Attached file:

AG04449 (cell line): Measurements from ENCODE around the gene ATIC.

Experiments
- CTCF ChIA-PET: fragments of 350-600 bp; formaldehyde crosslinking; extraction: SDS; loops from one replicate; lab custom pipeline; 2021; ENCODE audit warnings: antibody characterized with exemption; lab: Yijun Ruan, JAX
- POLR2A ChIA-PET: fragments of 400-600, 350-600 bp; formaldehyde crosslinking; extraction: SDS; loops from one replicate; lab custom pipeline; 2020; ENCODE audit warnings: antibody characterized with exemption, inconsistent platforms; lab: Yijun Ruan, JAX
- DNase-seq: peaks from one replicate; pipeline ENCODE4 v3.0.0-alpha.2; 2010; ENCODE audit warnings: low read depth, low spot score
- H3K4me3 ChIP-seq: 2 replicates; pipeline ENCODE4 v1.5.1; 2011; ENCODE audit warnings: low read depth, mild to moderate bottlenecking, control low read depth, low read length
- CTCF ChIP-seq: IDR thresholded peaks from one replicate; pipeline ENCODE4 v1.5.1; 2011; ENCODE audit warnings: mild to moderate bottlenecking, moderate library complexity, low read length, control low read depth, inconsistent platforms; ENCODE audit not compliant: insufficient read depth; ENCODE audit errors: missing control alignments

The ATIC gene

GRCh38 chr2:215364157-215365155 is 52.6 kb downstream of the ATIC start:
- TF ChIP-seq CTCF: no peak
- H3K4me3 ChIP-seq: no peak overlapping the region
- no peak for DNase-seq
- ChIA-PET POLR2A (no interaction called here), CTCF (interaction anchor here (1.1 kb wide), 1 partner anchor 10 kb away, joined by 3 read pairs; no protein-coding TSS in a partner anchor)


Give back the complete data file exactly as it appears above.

AG04449 (cell line): Measurements from ENCODE around the gene ATIC.

Experiments
- CTCF ChIA-PET: fragments of 350-600 bp; formaldehyde crosslinking; extraction: SDS; loops from one replicate; lab custom pipeline; 2021; ENCODE audit warnings: antibody characterized with exemption; lab: Yijun Ruan, JAX
- POLR2A ChIA-PET: fragments of 400-600, 350-600 bp; formaldehyde crosslinking; extraction: SDS; loops from one replicate; lab custom pipeline; 2020; ENCODE audit warnings: antibody characterized with exemption, inconsistent platforms; lab: Yijun Ruan, JAX
- DNase-seq: peaks from one replicate; pipeline ENCODE4 v3.0.0-alpha.2; 2010; ENCODE audit warnings: low read depth, low spot score
- H3K4me3 ChIP-seq: 2 replicates; pipeline ENCODE4 v1.5.1; 2011; ENCODE audit warnings: low read depth, mild to moderate bottlenecking, control low read depth, low read length
- CTCF ChIP-seq: IDR thresholded peaks from one replicate; pipeline ENCODE4 v1.5.1; 2011; ENCODE audit warnings: mild to moderate bottlenecking, moderate library complexity, low read length, control low read depth, inconsistent platforms; ENCODE audit not compliant: insufficient read depth; ENCODE audit errors: missing control alignments

The ATIC gene

GRCh38 chr2:215364157-215365155 is 52.6 kb downstream of the ATIC start:
- TF ChIP-seq CTCF: no peak
- H3K4me3 ChIP-seq: no peak overlapping the region
- no peak for DNase-seq
- ChIA-PET POLR2A (no interaction called here), CTCF (interaction anchor here (1.1 kb wide), 1 partner anchor 10 kb away, joined by 3 read pairs; no protein-coding TSS in a partner anchor)